Thursday, September 4, 2008

Mommy V.P.

So Bristol is pregnant. After the big announcement on the opening day of the Republican National Convention, I wasn't surprised that on Monday morning talk radio was all abuzz about it. I have to tell you, after the teenage years I had, I am not for visiting the sins of a daughter on her mother. My high school and college years were filled with activities my mother neither encouraged, facilitated, nor was aware of. Her daughter's pregnancy is certainly not Sarah Palin's fault.

I can't help wondering though, about the parental wisdom of thrusting a pregnant teenager into the national spotlight and under the unrelenting scrutiny of the media. As most parents know, parenting is filled with sacrifices. Most mothers know, many of those sacrifices are ours. While the offer of being number two on a presidential ticket is a once-in-a-lifetime opportunity, we also get only one opportunity to do right by our children.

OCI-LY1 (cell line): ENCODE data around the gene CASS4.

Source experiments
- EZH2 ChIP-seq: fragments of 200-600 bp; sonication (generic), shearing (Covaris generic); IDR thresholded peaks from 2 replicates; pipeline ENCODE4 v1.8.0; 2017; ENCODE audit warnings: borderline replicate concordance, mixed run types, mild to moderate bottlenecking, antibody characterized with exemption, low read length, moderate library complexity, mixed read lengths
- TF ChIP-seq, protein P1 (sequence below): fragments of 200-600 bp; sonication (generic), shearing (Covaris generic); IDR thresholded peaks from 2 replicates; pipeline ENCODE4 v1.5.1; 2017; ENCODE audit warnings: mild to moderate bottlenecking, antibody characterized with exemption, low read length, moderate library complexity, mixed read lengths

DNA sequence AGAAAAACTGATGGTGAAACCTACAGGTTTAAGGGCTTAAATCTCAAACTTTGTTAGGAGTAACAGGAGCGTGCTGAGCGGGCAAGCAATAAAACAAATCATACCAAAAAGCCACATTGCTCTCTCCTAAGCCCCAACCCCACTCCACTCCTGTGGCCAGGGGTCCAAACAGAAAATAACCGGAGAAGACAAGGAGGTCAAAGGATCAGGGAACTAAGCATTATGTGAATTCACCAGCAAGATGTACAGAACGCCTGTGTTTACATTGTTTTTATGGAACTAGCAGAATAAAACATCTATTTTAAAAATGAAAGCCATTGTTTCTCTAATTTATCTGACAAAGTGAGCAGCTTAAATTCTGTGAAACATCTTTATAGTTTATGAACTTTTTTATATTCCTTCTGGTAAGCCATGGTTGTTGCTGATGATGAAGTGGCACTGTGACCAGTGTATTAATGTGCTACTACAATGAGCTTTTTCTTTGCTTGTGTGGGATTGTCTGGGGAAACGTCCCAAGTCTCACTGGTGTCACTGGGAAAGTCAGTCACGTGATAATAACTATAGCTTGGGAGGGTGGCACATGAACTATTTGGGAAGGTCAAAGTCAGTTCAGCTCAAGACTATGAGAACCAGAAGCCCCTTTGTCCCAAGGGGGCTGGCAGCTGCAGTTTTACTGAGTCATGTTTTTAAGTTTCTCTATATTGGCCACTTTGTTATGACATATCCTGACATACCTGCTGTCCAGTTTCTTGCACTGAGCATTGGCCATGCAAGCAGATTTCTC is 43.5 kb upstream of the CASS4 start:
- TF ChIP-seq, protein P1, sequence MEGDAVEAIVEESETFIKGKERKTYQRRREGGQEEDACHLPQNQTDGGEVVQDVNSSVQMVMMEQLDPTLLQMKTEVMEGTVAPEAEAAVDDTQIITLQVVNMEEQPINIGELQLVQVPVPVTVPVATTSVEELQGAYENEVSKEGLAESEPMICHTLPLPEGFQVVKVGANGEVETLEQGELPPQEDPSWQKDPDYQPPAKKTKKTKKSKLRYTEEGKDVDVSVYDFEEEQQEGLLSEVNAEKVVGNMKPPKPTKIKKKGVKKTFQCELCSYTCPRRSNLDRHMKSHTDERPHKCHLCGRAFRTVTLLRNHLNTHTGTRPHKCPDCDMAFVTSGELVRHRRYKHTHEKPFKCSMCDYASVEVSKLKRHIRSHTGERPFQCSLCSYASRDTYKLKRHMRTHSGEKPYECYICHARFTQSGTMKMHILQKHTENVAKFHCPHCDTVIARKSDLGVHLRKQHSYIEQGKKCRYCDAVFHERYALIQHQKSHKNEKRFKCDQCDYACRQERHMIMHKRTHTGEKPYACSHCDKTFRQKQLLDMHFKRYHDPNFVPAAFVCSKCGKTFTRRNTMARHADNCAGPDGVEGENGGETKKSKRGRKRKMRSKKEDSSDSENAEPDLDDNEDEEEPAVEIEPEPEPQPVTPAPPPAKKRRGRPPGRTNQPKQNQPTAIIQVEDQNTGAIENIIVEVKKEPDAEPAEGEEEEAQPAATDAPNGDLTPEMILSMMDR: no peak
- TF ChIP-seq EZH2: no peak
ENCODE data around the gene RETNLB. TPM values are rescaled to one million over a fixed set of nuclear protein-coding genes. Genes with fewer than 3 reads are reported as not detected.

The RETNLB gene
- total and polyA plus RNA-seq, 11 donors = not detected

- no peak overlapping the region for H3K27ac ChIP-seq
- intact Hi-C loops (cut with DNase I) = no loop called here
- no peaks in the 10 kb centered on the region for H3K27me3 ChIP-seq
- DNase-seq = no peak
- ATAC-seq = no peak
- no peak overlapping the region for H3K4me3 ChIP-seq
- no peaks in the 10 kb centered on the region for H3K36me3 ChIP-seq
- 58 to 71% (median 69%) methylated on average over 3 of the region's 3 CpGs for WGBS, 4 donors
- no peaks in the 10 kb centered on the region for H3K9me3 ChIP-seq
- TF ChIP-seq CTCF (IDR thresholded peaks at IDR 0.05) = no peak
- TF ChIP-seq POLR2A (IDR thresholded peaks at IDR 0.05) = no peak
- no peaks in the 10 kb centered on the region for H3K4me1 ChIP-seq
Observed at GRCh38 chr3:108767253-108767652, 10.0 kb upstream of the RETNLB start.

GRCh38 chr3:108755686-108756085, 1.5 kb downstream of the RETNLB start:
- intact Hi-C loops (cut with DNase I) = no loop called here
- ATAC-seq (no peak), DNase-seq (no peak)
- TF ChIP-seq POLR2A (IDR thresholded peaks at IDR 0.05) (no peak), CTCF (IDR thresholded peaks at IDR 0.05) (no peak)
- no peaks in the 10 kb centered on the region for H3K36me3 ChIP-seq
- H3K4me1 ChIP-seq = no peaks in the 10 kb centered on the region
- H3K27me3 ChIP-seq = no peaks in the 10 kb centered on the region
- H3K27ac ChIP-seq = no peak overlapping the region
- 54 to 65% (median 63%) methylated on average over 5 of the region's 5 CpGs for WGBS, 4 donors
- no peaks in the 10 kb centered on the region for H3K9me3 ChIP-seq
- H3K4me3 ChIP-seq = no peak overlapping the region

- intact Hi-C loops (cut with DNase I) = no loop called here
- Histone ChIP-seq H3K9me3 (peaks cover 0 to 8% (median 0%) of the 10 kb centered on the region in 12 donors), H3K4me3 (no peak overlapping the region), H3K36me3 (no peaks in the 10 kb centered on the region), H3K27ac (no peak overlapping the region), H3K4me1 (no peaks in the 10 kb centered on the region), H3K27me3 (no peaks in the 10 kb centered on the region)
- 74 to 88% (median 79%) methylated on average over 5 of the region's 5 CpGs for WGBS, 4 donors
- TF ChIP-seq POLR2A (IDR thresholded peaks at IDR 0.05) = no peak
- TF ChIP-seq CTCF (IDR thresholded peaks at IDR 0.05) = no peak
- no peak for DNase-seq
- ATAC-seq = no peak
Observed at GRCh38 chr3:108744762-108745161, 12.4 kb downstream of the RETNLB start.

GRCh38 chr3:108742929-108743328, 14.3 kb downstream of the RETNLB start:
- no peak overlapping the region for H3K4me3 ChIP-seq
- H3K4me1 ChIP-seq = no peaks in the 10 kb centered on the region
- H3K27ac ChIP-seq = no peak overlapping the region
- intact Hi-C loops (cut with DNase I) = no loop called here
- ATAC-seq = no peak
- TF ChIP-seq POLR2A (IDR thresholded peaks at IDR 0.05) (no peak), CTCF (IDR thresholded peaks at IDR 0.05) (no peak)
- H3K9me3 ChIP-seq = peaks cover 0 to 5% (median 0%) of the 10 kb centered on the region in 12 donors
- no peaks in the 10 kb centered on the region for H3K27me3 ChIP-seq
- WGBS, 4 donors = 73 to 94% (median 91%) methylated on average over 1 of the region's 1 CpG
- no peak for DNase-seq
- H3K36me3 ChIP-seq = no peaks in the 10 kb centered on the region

I hope it was at least a difficult decision for Governor Palin to run considering the impact on her daughter. I hope her daughter's pregnancy was not considered a bonus in the fight for the conservative, pro-life vote. That would be a terrible gamble that will never pay.

That being said, if the reports are true that the mother of five has been criticized in the media for running for office (I have not heard or seen any such criticism.), then I would have to join the RNC chants decrying journalists and reporters. Being a mother and trying to thrive in a career is no easy feat. Any woman who chooses to undertake those responsibilities has my admiration. Anyone who criticizes her, earns my eternal loathing.

Just choosing to be a mother can derail a woman's career. Taking six months of maternity leave can make the difference between being assigned choice projects resulting in advancement, and stagnation. That's a factor of many women's decision to have a child. It is not generally a thought for men.